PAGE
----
Why Competitive Carriers Support the Innovation Act
Steven K. Berry, President & CEO, CCA
Tim Donovan, VP of Legislative Affairs, CCA
In recent years, harmful legal activities of patent assertion entities, also known as PAEs or patent trolls, have increased exponentially. While PAEs have continued to frustrate large high-tech corporations, they have expanded their reach to smaller companies across the country, and their abusive actions can be absolutely devastating for a small company. Like many small and medium sized businesses, competitive wireless carriers are now the frequent targets of patent trolls. To push back against these distracting and destructive trolling activities, CCA joined in the call to address these abuses.
This week, the House Judiciary Committee will consider H.R. 3309, the “Innovation Act.” CCA supports this bipartisan effort and hopes that Wednesday’s markup will take us one step closer to addressing these abusive activities. We commend Chairman Goodlatte and the 14 cosponsors for their work.
As the Committee gears up for the markup, there is no better time to highlight specific ways CCA members are impacted by patent trolls:
- Competitive carriers, particularly smaller rural and regional carriers, typically have smaller legal departments – sometimes only one or two individuals – who must marshal resources to defend against claims. Even if outside patent counsel is retained, in-house staff must direct defense efforts, resulting in an unquantifiable time drain and distraction from other business activities, such as transactions, network deployments, or other compliance work—in addition to the added expense of retaining outside counsel.
- Smaller carriers have a smaller voice in industry standards bodies, and accordingly may be subject to mandates or other industry standards. Sometimes compliance with such standards, even on critically important requirements such as providing 911 services, makes them targets for trolls.
- Carriers may lack scope and scale, and in turn negotiating power, in discussions with vendors, and may have difficulty reaching indemnification agreements or prompting a vendor to defend the carrier. Conversely, smaller vendors that serve competitive carriers may be more likely to indemnify and defend a carrier, but the resulting burdens and costs disproportionately impact smaller companies, potentially driving them out of the market as a result of trying to defend against a frivolous suit.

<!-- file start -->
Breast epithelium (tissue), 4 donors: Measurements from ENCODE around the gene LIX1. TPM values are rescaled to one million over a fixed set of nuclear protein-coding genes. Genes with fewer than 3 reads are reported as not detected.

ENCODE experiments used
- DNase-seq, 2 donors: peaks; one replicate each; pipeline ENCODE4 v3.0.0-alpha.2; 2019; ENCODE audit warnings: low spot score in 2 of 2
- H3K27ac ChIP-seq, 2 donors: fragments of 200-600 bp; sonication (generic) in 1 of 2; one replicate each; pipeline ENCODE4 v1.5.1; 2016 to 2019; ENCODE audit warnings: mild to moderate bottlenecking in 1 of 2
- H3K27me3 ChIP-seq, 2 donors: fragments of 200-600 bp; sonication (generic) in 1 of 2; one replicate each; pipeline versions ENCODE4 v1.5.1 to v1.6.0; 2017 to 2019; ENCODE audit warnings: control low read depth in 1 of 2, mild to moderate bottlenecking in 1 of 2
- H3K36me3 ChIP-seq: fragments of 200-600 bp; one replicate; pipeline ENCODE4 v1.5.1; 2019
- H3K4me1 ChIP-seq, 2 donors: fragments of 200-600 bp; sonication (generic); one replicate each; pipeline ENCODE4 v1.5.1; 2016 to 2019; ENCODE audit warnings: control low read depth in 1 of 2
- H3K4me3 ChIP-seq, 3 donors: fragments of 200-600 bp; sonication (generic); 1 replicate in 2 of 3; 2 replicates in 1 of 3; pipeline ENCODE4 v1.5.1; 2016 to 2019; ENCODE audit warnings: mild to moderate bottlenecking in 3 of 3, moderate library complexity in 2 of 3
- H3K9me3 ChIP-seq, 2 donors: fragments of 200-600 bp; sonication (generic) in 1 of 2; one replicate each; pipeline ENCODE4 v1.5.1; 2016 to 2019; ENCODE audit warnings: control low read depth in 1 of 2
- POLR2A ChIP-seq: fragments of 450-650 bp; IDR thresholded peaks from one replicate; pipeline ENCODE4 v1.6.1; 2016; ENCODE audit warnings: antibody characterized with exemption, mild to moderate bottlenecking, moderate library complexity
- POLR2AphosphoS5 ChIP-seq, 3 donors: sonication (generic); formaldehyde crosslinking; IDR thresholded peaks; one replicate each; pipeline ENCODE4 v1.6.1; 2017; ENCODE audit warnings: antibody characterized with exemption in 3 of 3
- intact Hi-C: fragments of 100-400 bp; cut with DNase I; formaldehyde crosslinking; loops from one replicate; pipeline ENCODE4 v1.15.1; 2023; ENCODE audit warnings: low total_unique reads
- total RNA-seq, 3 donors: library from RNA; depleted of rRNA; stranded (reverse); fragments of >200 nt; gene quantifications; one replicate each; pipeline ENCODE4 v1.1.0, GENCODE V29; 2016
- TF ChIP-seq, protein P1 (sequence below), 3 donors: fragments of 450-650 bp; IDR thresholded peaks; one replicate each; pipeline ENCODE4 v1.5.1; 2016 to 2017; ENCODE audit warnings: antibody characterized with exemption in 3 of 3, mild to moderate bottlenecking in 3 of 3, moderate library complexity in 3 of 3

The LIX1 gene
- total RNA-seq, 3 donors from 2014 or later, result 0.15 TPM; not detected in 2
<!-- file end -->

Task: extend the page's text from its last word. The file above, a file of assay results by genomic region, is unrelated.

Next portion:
Trolling has impacts well beyond the carrier initially targeted. Indeed, trolls often target smaller providers first to develop a “war chest” of funds to use in actions against larger companies. This also allows trolls an opportunity to establish a distorted market license value for the patent based on settlements reached by smaller firms with insufficient resources or who are otherwise unable to successfully fight the claims. For example, a carrier with 20,000 subscribers may not have the resources to litigate, so may settle for $20,000. The trolling entity agrees, and moves up to larger companies, using $1/subscriber as the purported market value for a license. Because the small business could not fight back, the problem snowballs throughout the industry.
Patent trolls look to line their pockets while killing innovation and eliminating jobs. Trolls do not innovate—they destroy small businesses, and their activities must be stopped. CCA’s members want to focus on providing service to customers, not fighting costly suits, and would much prefer to build-out a new cell tower in rural America than litigate a frivolous claim. CCA supports H.R. 3309 and commends all Members of Congress who are leading the fight to address patent troll problems.